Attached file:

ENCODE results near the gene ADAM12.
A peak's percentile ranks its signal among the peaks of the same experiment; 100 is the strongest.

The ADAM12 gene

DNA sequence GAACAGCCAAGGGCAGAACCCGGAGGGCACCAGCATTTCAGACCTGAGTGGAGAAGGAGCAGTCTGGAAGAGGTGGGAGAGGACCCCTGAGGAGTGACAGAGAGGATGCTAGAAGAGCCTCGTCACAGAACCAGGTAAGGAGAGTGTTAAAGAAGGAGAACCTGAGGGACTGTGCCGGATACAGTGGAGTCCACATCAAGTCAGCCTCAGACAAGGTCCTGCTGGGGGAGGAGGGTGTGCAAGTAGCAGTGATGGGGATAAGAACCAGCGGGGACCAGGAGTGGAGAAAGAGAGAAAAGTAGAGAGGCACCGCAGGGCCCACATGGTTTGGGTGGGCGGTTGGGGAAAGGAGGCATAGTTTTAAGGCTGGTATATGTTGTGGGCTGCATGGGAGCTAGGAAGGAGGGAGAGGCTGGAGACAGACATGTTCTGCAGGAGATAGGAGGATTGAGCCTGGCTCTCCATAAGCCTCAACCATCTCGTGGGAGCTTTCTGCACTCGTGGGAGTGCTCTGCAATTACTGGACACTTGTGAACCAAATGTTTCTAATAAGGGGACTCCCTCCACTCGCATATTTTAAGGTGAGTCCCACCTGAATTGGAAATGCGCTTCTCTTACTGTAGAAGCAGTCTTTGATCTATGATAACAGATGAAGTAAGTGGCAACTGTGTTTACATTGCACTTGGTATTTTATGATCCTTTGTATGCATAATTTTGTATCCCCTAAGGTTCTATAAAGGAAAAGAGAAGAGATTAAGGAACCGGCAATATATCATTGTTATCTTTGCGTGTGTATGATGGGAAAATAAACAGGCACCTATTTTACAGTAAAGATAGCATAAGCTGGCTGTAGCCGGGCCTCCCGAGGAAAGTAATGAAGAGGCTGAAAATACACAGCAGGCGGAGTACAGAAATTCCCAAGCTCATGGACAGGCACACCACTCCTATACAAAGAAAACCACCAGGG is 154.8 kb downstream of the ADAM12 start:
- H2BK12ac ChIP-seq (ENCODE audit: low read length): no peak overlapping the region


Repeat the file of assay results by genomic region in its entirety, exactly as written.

ENCODE results near the gene ADAM12.
A peak's percentile ranks its signal among the peaks of the same experiment; 100 is the strongest.

The ADAM12 gene

DNA sequence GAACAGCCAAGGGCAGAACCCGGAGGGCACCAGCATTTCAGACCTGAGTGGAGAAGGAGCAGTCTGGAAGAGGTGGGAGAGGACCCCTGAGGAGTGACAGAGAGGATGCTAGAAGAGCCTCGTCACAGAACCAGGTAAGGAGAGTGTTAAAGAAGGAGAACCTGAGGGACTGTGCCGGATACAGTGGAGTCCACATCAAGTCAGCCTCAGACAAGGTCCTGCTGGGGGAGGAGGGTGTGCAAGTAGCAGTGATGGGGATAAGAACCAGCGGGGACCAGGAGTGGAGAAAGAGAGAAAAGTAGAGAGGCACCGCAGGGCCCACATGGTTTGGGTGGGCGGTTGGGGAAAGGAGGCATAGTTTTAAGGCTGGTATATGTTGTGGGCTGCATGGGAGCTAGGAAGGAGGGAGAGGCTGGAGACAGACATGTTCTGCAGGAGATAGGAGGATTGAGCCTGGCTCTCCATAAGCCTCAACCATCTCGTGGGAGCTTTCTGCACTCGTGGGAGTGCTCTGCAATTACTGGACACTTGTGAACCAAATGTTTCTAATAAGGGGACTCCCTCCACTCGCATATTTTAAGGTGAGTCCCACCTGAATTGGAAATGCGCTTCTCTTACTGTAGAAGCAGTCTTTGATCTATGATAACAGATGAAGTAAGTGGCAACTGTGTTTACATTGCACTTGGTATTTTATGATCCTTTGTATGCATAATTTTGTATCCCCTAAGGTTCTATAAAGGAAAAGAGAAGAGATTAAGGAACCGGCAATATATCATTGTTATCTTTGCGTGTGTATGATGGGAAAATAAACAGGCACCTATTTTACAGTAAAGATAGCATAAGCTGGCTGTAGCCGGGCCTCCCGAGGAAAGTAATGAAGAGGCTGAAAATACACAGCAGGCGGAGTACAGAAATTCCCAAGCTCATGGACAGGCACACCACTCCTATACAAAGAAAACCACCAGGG is 154.8 kb downstream of the ADAM12 start:
- H2BK12ac ChIP-seq (ENCODE audit: low read length): no peak overlapping the region